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Young vet Bow Wow bestows advice on adolescent rappers 

Wednesday, Dec 26 2007

Bow Wow, the pint-sized novelty act who made preteen girls swoon with his 2000 debut, Beware of Dog, has somehow evolved into an elder statesman in the hip-pop genre. Now 20, he has split with longtime producer Jermaine Dupri and just released his sixth CD, Face Off, a collaboration with B2K's Omarion.

The Ohio native — whose real name is Shad Gregory Moss — spoke to us by phone from his suburban Atlanta home in a gated community. This was shortly before a string of recent embarrassments in which he threw a pre-concert temper tantrum, cut his hand, missed some tour dates, and a video was released of him storming out of a BET interview.

As a rap veteran of sorts, what advice would you give to Soulja Boy?

Number one, don't listen to what nobody got to say, because right now Soulja Boy's been catching flak. [Some artists] feel like anybody can go into the studio and say "You" a hundred times and have a hit record. But one thing that you can't take away from him is his stats. Right now he's got the biggest record out right now, period. If you asked a lot of rappers to make records like Soulja Boy, they couldn't do it.

What do you think about that video circulating of him peeing off a hotel balcony?

[Laughs.] People don't realize that he's only 17. He's just a kid. I'm not saying that's the right thing to do, to pee off a hotel balcony. But people need to realize that Soulja Boy is Soulja Boy. He's a wild 17-year-old. I would tell him, "Don't do that no more, because it's nasty!" That's very disgusting. I actually saw the clip. It's crazy. But that's what makes Soulja Boy Soulja Boy.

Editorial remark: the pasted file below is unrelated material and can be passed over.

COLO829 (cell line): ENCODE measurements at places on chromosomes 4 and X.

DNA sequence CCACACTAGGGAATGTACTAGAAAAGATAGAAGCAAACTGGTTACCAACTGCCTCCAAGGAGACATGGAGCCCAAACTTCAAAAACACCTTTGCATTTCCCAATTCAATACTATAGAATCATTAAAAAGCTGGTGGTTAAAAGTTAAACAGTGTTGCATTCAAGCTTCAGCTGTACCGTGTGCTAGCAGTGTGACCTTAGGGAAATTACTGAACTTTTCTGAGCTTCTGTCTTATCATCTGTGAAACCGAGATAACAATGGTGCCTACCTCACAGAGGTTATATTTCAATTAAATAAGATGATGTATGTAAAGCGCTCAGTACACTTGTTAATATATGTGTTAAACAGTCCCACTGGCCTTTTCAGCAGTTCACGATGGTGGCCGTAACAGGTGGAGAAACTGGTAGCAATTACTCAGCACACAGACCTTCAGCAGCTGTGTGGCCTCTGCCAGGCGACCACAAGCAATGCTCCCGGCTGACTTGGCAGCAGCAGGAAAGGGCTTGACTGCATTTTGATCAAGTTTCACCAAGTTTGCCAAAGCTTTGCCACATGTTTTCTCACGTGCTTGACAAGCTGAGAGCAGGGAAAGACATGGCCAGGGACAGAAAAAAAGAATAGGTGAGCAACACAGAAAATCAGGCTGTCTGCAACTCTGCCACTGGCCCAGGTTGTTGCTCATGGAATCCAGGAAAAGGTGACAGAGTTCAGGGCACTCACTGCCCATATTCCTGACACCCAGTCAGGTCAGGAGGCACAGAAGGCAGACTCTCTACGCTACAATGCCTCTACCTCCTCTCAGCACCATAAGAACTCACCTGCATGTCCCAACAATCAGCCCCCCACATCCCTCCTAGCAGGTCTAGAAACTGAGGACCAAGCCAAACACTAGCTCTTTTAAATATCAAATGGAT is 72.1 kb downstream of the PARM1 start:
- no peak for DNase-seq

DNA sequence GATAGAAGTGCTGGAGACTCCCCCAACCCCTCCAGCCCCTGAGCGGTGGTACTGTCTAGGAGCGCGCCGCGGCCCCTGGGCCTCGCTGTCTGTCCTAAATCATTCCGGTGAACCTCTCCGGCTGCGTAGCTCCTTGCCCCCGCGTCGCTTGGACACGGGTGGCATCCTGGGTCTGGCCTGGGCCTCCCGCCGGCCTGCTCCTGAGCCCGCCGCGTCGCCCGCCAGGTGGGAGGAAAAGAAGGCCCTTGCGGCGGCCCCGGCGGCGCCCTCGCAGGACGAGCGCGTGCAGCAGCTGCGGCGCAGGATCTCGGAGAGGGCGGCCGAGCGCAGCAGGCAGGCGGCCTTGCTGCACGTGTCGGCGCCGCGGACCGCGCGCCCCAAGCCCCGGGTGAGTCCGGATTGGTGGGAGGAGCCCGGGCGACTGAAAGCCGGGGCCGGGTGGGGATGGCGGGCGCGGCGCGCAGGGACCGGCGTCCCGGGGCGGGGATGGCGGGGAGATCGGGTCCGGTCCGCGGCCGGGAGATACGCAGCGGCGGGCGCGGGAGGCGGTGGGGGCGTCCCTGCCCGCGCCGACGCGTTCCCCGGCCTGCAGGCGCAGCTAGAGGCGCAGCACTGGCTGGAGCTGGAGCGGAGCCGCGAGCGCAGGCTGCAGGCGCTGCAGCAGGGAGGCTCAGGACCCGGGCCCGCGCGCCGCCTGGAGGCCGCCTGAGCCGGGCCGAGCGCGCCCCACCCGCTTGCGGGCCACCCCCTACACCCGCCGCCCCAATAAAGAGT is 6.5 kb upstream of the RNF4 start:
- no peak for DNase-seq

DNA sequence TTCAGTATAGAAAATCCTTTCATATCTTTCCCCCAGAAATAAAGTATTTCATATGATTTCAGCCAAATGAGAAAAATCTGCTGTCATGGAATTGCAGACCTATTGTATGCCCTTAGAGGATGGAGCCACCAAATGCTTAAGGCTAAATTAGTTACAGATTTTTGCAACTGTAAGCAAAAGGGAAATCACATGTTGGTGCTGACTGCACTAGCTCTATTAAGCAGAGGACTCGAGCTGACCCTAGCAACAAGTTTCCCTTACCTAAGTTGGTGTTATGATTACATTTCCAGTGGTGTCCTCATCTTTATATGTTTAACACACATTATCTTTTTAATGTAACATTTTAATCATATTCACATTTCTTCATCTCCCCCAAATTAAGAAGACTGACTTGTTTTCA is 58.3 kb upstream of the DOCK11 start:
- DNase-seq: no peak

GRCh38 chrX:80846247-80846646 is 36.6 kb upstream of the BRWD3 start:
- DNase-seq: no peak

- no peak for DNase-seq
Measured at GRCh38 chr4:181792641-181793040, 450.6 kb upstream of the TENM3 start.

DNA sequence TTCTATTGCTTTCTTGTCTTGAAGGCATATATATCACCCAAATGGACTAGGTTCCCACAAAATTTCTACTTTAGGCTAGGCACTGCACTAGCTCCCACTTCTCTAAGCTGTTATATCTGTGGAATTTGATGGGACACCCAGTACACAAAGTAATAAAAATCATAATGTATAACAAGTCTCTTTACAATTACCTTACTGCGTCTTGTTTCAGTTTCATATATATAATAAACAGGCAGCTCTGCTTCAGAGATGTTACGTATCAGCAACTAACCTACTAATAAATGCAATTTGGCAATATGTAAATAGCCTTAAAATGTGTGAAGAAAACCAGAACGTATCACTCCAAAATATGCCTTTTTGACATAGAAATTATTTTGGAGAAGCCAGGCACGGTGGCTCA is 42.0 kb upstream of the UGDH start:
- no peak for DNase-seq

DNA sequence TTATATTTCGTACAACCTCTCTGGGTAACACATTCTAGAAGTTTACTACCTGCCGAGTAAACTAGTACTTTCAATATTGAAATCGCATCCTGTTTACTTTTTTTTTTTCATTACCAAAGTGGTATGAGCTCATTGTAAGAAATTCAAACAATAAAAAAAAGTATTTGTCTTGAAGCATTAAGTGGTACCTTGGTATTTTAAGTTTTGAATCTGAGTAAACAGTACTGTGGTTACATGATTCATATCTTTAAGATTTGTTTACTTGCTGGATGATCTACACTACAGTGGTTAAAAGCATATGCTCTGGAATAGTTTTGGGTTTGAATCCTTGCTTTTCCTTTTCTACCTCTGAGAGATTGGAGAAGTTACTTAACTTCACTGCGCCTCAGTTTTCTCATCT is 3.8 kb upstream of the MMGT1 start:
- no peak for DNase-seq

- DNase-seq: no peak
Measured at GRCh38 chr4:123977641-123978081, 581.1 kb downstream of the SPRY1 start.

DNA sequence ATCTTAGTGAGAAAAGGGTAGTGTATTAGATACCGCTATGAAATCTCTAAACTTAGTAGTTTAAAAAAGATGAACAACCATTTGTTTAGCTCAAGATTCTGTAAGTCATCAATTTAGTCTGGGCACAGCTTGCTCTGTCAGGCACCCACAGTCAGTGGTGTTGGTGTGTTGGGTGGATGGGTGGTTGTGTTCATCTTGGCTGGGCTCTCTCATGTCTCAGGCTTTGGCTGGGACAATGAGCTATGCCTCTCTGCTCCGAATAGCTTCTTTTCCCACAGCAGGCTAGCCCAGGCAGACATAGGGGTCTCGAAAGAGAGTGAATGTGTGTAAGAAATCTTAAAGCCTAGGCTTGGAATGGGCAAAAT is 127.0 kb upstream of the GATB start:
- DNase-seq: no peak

Do you still believe what you told XXL in 2005 about Will Smith not being a real rapper? You also said, "The only real rappers out there right now are me, Kanye, 50 [Cent], and maybe Jay [-Z]. But Jay ain't in it like that no more."

That a crazy statement! [Laughs] I look at that, and I'm like, "Why did I say that?" What I meant was ... I get so many comparisons to Will Smith. It's not a bad thing; it's a great thing. I do like Will a lot. Actually, after that interview I called him personally and asked him to have a one-on-one with me in my trailer. So we talked everything out. What I meant by the comment was, at that moment, I had two number one records already, and I was the only rapper who was headlining his own arena tour. And the only rappers that was hot at that moment — at that moment — was 50, Kanye, and Jay was on the Fade to Black thing. They didn't put all of that in the interview.

Why did you break off from Jermaine Dupri?

The main reason was to discover who I am. My whole career I've wanted to write my records. I want to be more involved with the direction my music goes, and I can't do that when I have a coach that I'm playing for, and he draws up the plays. I've learned everything I can from Jermaine, and now I'm ready to move on. I'm so smart that when my fans hear the music — especially my next album, which I might do myself — they're really not going to be able to tell whether Jermaine was part of the project or not.

About The Author

Ben Westhoff


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